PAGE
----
you may also need to take into consideration a device requesting it's configuration (reboot, initial config etc).

feel free to PM me if you want to discuss in more detail.

Harut Martirosyan

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Jan 24, 2018, 9:14:03 PM1/24/18
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The configurations I was trying to describe are not fixed, i.e. users can change both device and template configurations at any time. Each device theoretically can have a unique configuration (that overrides the template configuration). Device's template is fixed, i.e. device is always of the same type. My questions is about how to organize all that configuration changes so that if a template parameters are changed, broker doesn't end up propagating the change to each device individually.

Harut Martirosyan

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Jan 24, 2018, 9:27:51 PM1/24/18
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Thanks for your reply.

The combination approach was my way to go at the moment.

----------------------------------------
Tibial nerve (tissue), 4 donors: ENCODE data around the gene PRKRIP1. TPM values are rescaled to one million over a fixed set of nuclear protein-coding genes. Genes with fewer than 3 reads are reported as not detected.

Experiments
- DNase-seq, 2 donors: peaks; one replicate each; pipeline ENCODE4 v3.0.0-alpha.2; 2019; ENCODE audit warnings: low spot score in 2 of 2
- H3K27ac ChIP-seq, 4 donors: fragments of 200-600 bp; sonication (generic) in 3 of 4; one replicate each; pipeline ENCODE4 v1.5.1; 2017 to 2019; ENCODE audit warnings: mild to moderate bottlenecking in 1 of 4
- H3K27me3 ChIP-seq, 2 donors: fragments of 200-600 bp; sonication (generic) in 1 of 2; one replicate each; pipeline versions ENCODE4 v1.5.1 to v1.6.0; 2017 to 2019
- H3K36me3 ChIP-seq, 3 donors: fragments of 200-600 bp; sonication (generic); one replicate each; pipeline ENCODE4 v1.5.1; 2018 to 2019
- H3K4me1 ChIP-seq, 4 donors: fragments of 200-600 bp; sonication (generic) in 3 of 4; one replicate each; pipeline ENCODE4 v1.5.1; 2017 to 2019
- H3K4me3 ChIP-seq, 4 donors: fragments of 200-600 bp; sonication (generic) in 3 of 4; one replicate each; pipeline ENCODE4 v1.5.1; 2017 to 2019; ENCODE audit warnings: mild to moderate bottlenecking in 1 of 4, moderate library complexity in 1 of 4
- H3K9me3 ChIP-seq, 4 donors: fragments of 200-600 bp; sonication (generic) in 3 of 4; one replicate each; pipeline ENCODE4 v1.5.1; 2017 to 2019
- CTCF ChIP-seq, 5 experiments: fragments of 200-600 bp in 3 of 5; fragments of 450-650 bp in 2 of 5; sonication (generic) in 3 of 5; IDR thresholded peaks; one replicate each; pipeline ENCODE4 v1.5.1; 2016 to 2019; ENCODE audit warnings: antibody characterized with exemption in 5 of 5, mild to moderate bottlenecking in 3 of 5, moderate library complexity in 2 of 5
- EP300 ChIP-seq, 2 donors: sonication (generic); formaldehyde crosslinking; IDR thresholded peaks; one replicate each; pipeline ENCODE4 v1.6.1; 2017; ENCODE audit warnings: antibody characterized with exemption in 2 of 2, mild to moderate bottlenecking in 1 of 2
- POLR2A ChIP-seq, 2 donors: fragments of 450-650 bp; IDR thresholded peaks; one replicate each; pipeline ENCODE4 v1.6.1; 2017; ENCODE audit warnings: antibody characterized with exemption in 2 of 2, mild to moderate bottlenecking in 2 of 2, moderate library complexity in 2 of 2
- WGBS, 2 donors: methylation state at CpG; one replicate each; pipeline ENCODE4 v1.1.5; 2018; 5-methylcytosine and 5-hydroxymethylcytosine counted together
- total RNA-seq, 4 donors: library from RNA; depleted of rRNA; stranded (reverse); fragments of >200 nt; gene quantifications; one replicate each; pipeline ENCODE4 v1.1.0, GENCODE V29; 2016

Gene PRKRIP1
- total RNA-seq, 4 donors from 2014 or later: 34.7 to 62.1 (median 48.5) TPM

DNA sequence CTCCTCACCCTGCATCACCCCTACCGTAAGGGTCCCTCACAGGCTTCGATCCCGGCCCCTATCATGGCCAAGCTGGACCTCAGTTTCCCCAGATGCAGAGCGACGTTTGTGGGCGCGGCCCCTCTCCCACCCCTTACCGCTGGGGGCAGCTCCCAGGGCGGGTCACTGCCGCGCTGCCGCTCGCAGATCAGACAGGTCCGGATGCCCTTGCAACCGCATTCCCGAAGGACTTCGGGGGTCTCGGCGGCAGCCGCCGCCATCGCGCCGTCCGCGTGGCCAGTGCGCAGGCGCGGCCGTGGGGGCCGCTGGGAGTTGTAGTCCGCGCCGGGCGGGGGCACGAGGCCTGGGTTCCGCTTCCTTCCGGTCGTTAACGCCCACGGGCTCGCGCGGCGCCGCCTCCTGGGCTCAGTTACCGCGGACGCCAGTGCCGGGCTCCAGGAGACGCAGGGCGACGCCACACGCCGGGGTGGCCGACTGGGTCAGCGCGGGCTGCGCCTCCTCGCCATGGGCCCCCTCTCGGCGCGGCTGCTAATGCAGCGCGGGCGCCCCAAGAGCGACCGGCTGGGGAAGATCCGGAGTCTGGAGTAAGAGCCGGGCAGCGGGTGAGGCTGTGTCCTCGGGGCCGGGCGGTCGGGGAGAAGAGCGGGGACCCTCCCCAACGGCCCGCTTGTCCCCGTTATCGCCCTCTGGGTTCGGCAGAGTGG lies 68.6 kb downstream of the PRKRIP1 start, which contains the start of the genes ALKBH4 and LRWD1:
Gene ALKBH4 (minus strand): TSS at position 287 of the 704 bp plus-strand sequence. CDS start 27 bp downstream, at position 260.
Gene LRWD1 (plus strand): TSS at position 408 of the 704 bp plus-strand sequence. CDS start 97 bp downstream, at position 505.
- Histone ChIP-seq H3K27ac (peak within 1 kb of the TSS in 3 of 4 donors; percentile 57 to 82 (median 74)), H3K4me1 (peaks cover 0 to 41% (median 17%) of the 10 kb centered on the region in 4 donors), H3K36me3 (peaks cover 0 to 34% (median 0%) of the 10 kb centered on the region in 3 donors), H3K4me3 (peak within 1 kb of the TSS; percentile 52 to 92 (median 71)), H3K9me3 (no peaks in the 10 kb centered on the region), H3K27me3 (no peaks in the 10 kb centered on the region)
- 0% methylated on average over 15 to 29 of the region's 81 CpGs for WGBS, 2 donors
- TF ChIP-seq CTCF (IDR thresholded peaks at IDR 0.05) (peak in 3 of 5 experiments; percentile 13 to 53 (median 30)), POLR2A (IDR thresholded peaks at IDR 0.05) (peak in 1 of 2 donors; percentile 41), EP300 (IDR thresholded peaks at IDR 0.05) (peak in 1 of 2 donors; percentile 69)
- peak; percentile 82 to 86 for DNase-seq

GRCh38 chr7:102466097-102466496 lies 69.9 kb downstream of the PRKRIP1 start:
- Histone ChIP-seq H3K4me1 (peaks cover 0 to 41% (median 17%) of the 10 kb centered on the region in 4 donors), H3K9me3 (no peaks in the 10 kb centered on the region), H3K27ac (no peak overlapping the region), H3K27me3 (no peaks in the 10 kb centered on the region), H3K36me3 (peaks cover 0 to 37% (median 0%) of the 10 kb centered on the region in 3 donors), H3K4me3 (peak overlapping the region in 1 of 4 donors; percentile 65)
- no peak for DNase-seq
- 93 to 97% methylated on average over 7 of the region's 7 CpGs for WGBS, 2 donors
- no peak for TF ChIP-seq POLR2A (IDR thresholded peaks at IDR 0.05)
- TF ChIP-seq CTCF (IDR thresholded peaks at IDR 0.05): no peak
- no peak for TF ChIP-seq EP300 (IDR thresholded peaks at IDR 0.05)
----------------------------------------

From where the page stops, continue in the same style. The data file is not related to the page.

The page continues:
Templates are actually sealed to device at production time, the device can never receive a new template or remove existing one. Only the configuration of the template can be changed.

Harut Martirosyan

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Jan 24, 2018, 9:31:38 PM1/24/18
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Thanks for your reply.

The combination approach was my way to go at the moment.
Templates are actually sealed to device at production time, the device can never receive a new template or remove existing one. Only the configuration of the template can be changed.

On Thursday, January 25, 2018 at 5:44:23 AM UTC+4, Phil Scanlon wrote:

Harut Martirosyan

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Jan 24, 2018, 9:54:06 PM1/24/18
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There's also one more major issue:

The device may end up on inconsistent configuration state, i.e. if both specific and template configurations are changed, and device receives only one of them (due to splitting configurations to separate topics).


On Thursday, January 25, 2018 at 5:44:23 AM UTC+4, Phil Scanlon wrote: